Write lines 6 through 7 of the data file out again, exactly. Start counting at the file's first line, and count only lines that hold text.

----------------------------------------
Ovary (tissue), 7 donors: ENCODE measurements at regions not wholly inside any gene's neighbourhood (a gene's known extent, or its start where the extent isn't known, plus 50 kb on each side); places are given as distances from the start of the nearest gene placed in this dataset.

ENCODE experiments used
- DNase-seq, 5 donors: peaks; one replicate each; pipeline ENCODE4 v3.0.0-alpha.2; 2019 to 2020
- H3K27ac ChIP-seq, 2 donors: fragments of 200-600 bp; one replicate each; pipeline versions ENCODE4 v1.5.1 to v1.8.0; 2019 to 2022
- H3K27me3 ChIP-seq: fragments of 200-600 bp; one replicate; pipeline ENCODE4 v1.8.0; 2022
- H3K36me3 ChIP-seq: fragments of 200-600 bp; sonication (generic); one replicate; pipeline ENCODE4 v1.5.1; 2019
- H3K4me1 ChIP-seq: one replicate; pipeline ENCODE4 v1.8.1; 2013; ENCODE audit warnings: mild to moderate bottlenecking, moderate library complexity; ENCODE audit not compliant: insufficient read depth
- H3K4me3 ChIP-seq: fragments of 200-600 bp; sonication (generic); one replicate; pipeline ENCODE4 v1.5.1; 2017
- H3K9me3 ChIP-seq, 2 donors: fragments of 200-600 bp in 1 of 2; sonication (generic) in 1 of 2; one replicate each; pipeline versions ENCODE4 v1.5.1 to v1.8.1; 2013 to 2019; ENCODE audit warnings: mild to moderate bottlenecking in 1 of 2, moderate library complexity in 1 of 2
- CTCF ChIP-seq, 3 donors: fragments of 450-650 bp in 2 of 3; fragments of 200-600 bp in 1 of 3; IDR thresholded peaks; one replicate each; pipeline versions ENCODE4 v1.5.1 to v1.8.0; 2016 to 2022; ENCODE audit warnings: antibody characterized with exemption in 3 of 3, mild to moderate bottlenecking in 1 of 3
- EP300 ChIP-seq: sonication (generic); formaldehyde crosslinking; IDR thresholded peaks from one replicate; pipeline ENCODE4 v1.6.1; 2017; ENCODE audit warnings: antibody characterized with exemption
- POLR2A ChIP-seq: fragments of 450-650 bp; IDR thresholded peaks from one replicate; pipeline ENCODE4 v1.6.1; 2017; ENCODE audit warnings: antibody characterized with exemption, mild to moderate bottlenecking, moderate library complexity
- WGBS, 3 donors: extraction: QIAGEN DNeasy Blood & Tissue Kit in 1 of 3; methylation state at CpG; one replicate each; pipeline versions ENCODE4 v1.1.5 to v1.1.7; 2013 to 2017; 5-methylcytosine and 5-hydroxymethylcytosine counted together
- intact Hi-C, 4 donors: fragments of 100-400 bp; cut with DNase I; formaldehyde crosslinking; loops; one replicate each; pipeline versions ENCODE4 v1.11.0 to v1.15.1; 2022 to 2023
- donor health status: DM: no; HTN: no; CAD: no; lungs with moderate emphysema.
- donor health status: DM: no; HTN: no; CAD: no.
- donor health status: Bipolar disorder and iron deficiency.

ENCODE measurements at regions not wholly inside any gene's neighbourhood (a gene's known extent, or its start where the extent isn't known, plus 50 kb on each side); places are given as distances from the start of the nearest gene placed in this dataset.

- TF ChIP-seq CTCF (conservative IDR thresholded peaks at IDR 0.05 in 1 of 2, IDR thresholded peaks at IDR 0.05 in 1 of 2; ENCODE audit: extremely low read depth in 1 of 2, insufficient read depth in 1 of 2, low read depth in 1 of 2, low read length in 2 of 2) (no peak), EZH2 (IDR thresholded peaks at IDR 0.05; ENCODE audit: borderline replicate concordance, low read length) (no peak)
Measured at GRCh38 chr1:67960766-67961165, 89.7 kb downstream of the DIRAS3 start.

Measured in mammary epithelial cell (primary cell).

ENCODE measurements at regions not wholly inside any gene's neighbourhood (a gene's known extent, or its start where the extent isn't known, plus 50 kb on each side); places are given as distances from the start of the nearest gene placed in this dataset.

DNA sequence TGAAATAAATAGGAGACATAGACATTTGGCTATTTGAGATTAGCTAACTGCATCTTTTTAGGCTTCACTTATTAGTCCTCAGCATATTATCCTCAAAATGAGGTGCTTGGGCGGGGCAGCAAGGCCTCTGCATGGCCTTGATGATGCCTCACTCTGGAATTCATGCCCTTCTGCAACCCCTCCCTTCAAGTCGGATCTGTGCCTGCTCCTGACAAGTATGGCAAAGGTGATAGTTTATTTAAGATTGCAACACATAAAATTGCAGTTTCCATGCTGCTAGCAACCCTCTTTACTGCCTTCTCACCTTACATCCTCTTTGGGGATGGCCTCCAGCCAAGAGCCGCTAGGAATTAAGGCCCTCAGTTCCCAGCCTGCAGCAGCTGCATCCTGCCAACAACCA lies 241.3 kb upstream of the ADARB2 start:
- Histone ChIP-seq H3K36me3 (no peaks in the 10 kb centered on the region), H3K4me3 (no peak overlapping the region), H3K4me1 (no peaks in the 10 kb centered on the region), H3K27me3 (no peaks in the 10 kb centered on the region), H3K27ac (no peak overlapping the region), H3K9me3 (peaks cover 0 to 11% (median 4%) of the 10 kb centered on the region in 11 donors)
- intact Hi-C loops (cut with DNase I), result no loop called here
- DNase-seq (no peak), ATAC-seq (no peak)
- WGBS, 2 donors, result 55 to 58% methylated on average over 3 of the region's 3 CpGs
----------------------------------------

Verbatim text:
- H3K36me3 ChIP-seq: fragments of 200-600 bp; sonication (generic); one replicate; pipeline ENCODE4 v1.5.1; 2019
- H3K4me1 ChIP-seq: one replicate; pipeline ENCODE4 v1.8.1; 2013; ENCODE audit warnings: mild to moderate bottlenecking, moderate library complexity; ENCODE audit not compliant: insufficient read depth